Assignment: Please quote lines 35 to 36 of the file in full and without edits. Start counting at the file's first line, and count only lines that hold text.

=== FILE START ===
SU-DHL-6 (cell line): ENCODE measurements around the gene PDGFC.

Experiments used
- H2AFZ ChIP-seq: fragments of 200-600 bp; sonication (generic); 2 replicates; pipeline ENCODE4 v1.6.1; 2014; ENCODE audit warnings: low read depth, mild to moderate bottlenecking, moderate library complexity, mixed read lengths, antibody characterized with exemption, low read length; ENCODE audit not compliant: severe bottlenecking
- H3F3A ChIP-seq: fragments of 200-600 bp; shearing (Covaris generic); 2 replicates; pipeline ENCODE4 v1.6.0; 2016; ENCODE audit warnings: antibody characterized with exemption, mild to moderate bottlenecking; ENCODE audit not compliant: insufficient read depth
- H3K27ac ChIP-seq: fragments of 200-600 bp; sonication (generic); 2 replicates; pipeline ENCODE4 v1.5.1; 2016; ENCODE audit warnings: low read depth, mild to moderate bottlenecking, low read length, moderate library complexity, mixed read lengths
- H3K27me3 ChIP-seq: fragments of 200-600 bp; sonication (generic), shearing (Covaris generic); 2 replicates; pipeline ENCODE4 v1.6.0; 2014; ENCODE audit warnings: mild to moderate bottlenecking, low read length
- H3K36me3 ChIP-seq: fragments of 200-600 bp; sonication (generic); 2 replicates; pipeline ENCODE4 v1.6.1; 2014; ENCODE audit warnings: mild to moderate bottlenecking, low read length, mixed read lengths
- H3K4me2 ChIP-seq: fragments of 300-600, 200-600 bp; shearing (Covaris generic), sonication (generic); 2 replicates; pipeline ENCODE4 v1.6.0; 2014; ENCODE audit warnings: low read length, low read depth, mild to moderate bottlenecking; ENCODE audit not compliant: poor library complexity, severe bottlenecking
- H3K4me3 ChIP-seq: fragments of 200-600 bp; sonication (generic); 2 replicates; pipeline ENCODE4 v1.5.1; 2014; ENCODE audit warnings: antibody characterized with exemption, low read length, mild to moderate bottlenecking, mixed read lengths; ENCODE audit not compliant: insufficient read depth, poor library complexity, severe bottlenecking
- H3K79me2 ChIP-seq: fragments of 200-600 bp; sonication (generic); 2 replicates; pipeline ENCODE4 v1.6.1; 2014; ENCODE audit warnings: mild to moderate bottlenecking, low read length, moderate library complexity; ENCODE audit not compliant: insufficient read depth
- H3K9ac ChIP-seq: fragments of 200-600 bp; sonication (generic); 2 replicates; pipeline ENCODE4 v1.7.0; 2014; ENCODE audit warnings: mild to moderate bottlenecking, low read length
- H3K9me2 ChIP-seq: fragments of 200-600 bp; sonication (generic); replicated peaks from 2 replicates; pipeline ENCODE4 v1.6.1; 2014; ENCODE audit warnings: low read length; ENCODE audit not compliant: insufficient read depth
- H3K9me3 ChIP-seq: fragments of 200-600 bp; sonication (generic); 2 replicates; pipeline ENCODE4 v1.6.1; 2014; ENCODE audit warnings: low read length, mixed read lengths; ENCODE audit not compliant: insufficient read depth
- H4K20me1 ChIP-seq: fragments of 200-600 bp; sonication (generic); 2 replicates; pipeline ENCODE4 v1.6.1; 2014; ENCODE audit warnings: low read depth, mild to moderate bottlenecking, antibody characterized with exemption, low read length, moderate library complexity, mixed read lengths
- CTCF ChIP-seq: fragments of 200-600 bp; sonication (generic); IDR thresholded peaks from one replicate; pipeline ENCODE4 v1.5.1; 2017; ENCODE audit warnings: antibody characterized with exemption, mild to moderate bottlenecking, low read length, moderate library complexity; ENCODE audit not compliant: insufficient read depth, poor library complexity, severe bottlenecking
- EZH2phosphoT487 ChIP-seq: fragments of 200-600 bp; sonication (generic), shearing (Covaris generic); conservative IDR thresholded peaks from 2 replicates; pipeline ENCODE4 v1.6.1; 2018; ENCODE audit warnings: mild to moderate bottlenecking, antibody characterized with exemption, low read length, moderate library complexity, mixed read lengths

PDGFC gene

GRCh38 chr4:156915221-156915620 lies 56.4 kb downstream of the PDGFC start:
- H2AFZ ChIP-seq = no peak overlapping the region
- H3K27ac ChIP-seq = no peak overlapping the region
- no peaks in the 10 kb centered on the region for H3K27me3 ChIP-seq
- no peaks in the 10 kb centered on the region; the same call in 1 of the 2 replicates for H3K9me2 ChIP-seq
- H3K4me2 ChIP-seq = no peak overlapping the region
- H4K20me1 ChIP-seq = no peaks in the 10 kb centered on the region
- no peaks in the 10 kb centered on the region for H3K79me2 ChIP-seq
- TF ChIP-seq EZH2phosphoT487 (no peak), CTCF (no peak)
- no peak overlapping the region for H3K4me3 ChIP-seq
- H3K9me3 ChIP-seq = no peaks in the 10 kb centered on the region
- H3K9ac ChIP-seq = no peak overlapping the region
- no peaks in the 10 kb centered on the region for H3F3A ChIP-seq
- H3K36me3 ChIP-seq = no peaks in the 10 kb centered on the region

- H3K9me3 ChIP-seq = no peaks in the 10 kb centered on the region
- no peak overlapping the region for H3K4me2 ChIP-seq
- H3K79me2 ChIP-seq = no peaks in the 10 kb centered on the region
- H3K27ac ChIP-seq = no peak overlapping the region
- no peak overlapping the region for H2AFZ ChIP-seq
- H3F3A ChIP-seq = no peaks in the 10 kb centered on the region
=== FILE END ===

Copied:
- H3K27ac ChIP-seq = no peak overlapping the region
- no peak overlapping the region for H2AFZ ChIP-seq